One of the easiest and simplest phrases to say, yet so difficult to live by is: “Don’t worry”. With the stresses of living in this world today comes what seems like endless things to worry about. Keeping, or finding, a job; buying groceries; making the payment on your house or paying the rent; all these things can bring worry into our lives. Moreover, if we are not careful, we can allow worry, instead of God, to be the focus of our lives.
Would it not be wonderful if there were a way that we could forego worry? As a Christian, we have resources that the non-believer does not have. We have a personal relationship with the Creator of the universe. This relationship  is available to us through faith in Jesus Christ. Unbelievers do not have this relationship with God; therefore, they do not have access to His loving, caring provisions.
Jesus’ words about worry
What did Jesus have to say about worry? Did He promise to take care of us? Let us look at His words in the New Testament for answers. The passage on which we will focus is found in Matthew 6:25-33. In Matthew 5, Jesus had taught on the Beatitudes  (vv. 1-12), that the Christian should be salt and light (vv. 13-16), anger (vv. 21-26), lust (vv. 27-30), divorce (vv. 31-32), making oaths (vv. 33-37), and how to love your enemies instead of seeking revenge (vv. 38-48). Matthew, chapters five through seven, is known as “The Sermon on the Mount” and contains some of Jesus’ most straightforward and practical teachings. The passages we will be looking at appear in this section of Scripture.
Jesus begins this way, in verse twenty-five of Matthew chapter six: “Therefore I tell you, do not be anxious about your life, what you will eat or what you will drink, nor about your body, what you will put on. Is not life more than food, and the body more than clothing?” Jesus is speaking to His followers, those who have committed their lives to Him. Therefore, Jesus is also speaking to those of us who have committed our lives to Him. His message here is that we should not worry. Simple. We should not worry about what we are going to eat or what we will wear. Now, as Jesus elaborates later, His statement is not limited to food and clothing, but to every area of life. We can trust God to provide our needs. Our responsibility in all this is not only to trust God for what we need, but also to trust that God knows what our needs really are. Oftentimes, we think we know what we need; too often, from our perspective, our needs are really only something we want.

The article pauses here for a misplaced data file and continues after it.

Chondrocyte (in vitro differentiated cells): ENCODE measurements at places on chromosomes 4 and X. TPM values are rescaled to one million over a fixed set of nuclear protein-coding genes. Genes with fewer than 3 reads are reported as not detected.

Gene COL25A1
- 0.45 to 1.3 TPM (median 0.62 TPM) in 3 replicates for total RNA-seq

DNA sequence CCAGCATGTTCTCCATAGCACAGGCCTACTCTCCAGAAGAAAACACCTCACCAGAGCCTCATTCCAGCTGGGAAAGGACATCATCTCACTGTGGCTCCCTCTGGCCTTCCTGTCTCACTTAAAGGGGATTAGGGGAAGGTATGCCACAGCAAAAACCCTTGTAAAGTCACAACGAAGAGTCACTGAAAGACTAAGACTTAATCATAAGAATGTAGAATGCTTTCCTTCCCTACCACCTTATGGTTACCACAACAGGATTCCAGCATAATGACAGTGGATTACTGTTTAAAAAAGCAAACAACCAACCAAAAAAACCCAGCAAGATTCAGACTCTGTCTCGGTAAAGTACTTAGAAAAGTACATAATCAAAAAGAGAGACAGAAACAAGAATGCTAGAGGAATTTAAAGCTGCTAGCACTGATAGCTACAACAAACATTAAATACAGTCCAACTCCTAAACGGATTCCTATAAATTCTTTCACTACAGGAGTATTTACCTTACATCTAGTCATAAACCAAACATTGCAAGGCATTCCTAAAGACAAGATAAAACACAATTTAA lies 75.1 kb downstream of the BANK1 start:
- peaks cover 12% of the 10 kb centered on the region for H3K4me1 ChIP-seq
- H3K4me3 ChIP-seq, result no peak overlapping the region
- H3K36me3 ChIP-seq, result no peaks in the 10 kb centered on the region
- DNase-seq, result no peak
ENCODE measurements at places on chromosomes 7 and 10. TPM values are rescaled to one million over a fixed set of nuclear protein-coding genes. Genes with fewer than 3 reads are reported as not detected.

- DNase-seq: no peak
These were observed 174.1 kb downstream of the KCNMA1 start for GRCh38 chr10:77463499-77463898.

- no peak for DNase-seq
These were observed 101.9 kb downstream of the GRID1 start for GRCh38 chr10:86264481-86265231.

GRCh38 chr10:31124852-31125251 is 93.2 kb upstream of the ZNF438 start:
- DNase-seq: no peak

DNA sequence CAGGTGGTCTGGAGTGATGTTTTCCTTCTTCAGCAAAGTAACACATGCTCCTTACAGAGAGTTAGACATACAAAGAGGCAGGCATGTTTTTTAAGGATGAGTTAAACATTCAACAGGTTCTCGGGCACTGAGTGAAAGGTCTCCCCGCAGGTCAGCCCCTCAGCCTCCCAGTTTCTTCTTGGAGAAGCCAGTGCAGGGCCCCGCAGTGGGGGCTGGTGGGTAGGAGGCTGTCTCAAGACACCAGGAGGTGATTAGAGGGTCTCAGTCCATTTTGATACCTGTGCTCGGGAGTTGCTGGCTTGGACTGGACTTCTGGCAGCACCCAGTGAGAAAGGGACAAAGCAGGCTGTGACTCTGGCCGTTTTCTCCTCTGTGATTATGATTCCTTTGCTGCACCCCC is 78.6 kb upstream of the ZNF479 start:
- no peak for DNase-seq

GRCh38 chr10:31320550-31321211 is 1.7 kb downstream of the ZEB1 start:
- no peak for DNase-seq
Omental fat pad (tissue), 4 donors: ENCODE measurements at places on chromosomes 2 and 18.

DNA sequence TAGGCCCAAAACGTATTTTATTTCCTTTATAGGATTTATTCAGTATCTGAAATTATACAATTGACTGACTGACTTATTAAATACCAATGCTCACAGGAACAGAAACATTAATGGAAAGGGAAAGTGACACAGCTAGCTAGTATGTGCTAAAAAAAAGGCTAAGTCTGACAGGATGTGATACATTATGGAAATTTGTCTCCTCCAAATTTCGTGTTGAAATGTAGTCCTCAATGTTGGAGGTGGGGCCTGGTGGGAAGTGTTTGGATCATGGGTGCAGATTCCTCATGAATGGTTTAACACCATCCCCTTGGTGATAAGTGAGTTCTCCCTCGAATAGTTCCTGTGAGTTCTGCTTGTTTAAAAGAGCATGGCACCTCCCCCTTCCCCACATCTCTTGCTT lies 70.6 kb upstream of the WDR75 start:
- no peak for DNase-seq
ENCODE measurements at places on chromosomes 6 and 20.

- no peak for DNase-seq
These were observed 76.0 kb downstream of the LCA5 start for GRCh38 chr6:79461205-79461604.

God’s immeasurable concern for us
Jesus continues by illustrating God’s intimate care for His creatures, “Look at the birds of the air: they neither sow nor reap nor gather into barns, and yet your heavenly Father feeds them. Are you not of more value than they?” (v. 26). Jesus calls our attention to some very important points here in regards to food:
- Birds do not farm.
- They do not plow the ground at the appropriate time of year.
- They do not buy seed and plant it in the field that they just plowed.
- Nevertheless, even though birds do not plan ahead, even though those birds do not worry or fret, God takes care of them and provides for their needs.